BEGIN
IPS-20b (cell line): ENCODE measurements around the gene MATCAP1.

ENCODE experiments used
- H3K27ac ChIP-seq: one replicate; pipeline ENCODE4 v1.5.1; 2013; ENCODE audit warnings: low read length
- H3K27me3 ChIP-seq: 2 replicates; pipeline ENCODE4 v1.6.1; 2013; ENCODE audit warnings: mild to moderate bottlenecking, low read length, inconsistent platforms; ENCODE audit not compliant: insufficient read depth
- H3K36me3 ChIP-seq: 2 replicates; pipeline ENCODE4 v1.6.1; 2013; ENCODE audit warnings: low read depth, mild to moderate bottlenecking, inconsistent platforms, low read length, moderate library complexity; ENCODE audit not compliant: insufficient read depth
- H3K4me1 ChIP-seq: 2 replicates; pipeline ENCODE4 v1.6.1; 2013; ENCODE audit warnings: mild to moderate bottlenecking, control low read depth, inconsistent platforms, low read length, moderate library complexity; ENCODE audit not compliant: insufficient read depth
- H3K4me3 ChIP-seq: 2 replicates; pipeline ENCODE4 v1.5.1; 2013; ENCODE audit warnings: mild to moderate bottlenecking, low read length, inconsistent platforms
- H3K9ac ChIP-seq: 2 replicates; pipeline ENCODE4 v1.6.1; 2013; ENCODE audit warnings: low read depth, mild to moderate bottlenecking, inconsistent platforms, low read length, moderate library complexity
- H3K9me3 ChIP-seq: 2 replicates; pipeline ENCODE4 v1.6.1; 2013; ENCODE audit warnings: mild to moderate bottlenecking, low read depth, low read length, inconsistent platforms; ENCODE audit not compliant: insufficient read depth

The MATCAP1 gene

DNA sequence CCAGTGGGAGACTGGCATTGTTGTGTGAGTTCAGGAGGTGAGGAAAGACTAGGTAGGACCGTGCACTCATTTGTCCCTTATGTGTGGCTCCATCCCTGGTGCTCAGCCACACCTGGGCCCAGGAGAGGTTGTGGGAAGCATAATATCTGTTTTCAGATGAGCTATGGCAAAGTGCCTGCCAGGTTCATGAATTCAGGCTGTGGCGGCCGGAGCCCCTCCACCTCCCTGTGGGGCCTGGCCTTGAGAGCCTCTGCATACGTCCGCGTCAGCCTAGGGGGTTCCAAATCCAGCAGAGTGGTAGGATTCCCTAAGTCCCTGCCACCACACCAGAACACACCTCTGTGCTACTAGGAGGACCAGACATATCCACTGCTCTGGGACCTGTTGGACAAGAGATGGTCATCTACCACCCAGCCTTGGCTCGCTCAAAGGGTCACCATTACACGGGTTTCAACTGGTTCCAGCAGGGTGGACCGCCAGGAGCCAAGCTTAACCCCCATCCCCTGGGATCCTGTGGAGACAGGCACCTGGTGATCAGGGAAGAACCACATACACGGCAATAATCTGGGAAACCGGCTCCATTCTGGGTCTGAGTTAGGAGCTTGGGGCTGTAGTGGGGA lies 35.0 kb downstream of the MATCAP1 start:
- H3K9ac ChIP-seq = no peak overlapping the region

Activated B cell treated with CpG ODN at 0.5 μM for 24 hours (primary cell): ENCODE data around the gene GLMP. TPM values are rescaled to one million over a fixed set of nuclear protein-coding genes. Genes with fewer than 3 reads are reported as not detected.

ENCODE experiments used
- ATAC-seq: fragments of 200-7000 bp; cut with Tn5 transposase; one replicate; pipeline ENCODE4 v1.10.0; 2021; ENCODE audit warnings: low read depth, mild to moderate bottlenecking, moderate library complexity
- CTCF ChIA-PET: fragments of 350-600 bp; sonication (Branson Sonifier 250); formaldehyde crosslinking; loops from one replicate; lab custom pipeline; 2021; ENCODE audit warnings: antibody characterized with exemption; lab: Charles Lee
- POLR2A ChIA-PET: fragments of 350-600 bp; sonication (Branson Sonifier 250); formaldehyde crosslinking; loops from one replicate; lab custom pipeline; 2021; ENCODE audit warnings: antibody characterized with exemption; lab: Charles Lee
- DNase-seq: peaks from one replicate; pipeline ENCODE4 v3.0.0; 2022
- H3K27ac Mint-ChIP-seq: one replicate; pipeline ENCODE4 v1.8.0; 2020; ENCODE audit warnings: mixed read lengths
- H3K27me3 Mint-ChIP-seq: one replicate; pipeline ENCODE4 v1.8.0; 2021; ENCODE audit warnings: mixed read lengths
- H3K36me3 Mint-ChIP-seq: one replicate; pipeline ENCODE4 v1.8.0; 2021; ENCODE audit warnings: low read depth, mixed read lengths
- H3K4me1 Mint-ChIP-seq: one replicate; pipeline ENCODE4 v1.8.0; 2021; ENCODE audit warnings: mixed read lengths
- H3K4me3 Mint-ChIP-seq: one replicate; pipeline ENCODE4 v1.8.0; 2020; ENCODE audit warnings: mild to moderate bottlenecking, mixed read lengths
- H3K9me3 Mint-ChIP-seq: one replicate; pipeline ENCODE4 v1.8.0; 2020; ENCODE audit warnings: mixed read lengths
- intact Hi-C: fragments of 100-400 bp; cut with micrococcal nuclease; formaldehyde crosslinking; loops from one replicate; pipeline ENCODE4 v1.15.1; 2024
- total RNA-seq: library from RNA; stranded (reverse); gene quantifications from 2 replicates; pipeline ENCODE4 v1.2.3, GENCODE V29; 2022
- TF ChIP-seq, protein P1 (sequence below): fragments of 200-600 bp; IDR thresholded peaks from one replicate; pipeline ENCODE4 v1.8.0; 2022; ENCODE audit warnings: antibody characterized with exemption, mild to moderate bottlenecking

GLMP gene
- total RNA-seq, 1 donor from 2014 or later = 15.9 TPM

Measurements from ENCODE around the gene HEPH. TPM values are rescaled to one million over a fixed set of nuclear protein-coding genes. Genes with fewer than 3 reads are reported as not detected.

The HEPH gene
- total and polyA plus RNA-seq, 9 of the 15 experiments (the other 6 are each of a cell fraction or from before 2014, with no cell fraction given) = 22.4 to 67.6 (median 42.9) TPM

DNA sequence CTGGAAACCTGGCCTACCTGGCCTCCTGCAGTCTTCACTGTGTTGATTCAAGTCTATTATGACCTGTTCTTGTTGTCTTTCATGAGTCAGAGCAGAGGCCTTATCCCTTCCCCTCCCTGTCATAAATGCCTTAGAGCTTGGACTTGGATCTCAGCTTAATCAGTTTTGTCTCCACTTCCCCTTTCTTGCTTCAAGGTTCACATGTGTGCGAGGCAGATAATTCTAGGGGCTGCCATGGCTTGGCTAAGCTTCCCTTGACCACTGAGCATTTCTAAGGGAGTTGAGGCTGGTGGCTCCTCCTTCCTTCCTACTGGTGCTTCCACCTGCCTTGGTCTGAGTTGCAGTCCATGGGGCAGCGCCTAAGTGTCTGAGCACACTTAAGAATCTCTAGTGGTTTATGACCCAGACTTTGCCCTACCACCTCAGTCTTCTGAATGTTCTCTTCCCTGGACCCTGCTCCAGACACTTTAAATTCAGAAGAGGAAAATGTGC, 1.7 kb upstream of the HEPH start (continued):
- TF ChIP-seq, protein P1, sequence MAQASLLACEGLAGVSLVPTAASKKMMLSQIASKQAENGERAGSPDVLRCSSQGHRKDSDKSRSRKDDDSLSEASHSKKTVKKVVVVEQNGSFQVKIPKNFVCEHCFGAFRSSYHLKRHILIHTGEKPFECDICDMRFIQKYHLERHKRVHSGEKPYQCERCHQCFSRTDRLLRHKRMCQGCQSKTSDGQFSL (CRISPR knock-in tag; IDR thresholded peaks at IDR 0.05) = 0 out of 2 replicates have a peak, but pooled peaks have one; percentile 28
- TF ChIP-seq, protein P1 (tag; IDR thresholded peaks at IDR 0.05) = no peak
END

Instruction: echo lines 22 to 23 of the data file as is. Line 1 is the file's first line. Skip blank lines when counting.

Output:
- H3K4me1 Mint-ChIP-seq: one replicate; pipeline ENCODE4 v1.8.0; 2021; ENCODE audit warnings: mixed read lengths
- H3K4me3 Mint-ChIP-seq: one replicate; pipeline ENCODE4 v1.8.0; 2020; ENCODE audit warnings: mild to moderate bottlenecking, mixed read lengths